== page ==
The military parade involves lots of very young cadets, of both gender, on display, a military band, and lots of even younger cadets waving collection pots around; collection pots; when the military are the most highly funded group in the country… taking more funds than health and education departments at every budget. I want to cry for the injustice and the utter meaninglessness of it.
The proud military are being carefully guarded and kept safe from the docile groups of tourists standing by to watch the spectacle, by the police…
Forgive me; I thought the government kept the military to defend us?! Have I got that wrong? Are they actually an anachronism of our past being kept by the state to salve their pride?
As the military strut their stuff in the park, police officers on every corner, guarding the top officials as they are driven through the park in unmarked cars and vans, the city centre is full of roving packs of young men, in their prime, already half cut, shouting abuse at one another hours before this evening’s England match is due to kick off; it is just 12 noon.
Something is inherently wrong here. We are guarding men and women in uniforms, men and women who are paid by the state to defend us, whilst they shake collection pots at us, and our streets are live with the fall out of a system that encourages people to get so inebriated that they become a public nuisance.
In Brazil it is common knowledge that football is the manna of the people, used as a tool regularly. If you don’t want the people to look too closely at the actions of the politicians you make a big deal out of a football match; it keeps morale up; things aren’t so bad look; our team can still beat their rivals. As I look around our country, bedecked in England flags and bunting so over the top you could be mistaken for thinking that something of historical importance is taking place, something our ancestors will look back on in years to come and feel proud of the endeavours of their antecedents.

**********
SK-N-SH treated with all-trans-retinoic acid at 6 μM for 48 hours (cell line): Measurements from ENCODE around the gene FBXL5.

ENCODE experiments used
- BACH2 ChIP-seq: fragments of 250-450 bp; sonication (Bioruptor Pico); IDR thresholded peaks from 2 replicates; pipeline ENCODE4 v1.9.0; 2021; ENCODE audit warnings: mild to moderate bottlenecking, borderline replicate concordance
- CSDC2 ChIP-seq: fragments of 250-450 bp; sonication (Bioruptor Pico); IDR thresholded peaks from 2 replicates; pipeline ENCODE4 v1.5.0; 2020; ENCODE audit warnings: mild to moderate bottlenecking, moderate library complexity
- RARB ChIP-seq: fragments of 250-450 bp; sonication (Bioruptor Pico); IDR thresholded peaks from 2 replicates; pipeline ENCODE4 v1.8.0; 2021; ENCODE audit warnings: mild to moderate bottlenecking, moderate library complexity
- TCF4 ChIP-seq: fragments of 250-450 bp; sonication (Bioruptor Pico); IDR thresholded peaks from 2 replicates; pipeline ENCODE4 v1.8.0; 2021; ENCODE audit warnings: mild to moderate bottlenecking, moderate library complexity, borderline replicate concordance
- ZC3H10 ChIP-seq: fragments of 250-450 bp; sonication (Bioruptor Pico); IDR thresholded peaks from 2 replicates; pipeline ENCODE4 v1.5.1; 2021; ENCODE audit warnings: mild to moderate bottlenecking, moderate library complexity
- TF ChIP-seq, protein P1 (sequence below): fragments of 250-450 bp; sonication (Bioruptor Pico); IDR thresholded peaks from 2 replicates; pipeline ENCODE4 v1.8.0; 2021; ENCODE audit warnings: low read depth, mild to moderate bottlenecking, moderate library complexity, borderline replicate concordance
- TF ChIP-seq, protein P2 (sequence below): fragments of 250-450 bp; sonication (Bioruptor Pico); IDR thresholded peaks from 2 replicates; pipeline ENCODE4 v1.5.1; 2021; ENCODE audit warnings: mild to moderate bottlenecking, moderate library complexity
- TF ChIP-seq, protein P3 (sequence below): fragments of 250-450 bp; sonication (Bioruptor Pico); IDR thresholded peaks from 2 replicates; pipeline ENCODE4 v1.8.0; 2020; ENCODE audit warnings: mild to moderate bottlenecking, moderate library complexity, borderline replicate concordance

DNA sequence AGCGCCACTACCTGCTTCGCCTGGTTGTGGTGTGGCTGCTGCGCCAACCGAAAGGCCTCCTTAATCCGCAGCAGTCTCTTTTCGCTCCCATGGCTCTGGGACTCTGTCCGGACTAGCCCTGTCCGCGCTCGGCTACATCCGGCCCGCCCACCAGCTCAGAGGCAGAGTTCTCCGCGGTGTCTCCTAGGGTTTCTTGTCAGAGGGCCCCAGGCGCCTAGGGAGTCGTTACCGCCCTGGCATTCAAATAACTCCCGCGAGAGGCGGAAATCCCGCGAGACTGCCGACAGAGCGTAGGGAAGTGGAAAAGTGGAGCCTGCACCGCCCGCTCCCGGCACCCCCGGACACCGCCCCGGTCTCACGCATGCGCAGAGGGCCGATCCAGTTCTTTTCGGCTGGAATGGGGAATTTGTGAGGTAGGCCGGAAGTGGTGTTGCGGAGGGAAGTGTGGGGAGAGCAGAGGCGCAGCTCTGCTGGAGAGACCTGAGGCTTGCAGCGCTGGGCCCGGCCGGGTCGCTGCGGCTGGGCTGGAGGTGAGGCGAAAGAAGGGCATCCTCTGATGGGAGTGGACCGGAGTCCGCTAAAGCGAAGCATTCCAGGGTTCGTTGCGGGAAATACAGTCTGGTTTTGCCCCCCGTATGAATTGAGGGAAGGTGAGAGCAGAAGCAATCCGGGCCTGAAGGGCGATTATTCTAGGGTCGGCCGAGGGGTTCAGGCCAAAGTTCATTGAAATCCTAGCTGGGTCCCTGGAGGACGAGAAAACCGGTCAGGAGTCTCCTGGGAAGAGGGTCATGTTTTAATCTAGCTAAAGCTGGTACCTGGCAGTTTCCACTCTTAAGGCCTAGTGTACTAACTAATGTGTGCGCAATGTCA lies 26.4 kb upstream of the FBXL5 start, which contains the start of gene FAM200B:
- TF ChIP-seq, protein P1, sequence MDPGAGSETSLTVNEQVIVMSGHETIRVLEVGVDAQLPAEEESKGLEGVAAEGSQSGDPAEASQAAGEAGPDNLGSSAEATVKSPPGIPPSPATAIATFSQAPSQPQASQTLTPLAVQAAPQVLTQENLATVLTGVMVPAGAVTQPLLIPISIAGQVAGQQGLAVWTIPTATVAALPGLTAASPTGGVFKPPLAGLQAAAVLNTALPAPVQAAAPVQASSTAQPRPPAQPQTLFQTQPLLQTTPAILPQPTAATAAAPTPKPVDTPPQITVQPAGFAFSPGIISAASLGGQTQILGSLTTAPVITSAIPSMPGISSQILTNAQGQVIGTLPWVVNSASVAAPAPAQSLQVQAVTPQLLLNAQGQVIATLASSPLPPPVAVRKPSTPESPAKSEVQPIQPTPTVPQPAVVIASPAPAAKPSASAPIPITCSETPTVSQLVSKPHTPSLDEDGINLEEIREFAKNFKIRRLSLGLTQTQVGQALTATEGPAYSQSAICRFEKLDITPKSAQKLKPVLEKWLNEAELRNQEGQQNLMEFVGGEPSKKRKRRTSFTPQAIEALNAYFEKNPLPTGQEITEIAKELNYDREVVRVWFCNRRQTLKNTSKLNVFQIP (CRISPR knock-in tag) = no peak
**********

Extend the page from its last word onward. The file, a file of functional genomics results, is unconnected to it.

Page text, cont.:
I struggle to understand why this is an event of national celebration. If it were an agreement to put a whole lot of public spending into ensuring the quality of education received by all our people is identical; the birth of truly representational government; recognition for those who work tirelessly to bring about social justice; celebrating each small success in reducing our carbon footprint; or, taking a leaf from our ancestors’ book, celebrating midsummer; simply celebrating that it is summer and that we are happy to be alive, why then I would feel moved to join in.
I pass the afternoon happily enough wandering the ancient streets of York; so beautifully preserved that even the clone shops in and betwixt the local shops cannot detract from its splendour. The spirit of York is alive and well and even the rumblings of discontent between the British and the Americans as the uncomfortable feelings associated with the continuing oil spill surge up and our Old Testament legacy of scapegoating rears its ugly head yet again cannot quite take away the pleasure of being in a city that is still alive in a very fundamental way. Surely those who have deemed themselves fit to lead a nation would not revert to such childish behaviour as war when we have not yet recovered the spirit of many of our cities from their wounds of the last two world wars?
Later I come to York Minster and go inside after a long look at Emperor Constantine, posing outside in stone, looking very weasel like and not altogether trustworthy; the man responsible for the Council Of Nicaea in 325 which adulterated the teachings of Jesus and presenting them to the west as Christianity; in a very dilute and incomplete form; a supreme act of politics, designed to bring as many people on board as possible, and which left women clearly in a position of subjugation.
Once inside I am moved by a felt sense of spirit and decide to go into Evensong; I feel like celebrating my connection and want to sing…
Oh dear, but of course I had forgotten; it is many years since I have graced an Anglican service with my presence. I enter in the spirit of celebrating spirit with others, and spend the next hour being reminded of why I became an atheist as a child; not returning to the teachings of Jesus until relatively recently, through the teachings of first Buddhism, then Hinduism, that most tolerant of religions, through my deeper searching for the roots of the practice of yoga. I sit, stand, and kneel through a service designed to glorify men’s sense of spirituality, practically unchanged since the 1500s and totally unsuited to those who have found the spirit within themselves and in their connection with the world around them. I recall the heavy feeling I always felt and never understood as a child in churches; that of the patriarchal led religion Constantine ratified in 325. I have entered to join voice with others, for the joy of recognising spirit; I have to stand and listen to the choir sing; exquisitely perfect with every nuance, yet perfectly soulless; learnt hymns, practised over and over; no sense of the presence of spirit in every moment at all. I follow all the required movements, waiting impatiently for the one song I will be allowed to join in with, marvelling at how this could possibly have satisfied so many for so long, and delight in remembering the vicar of Farsley!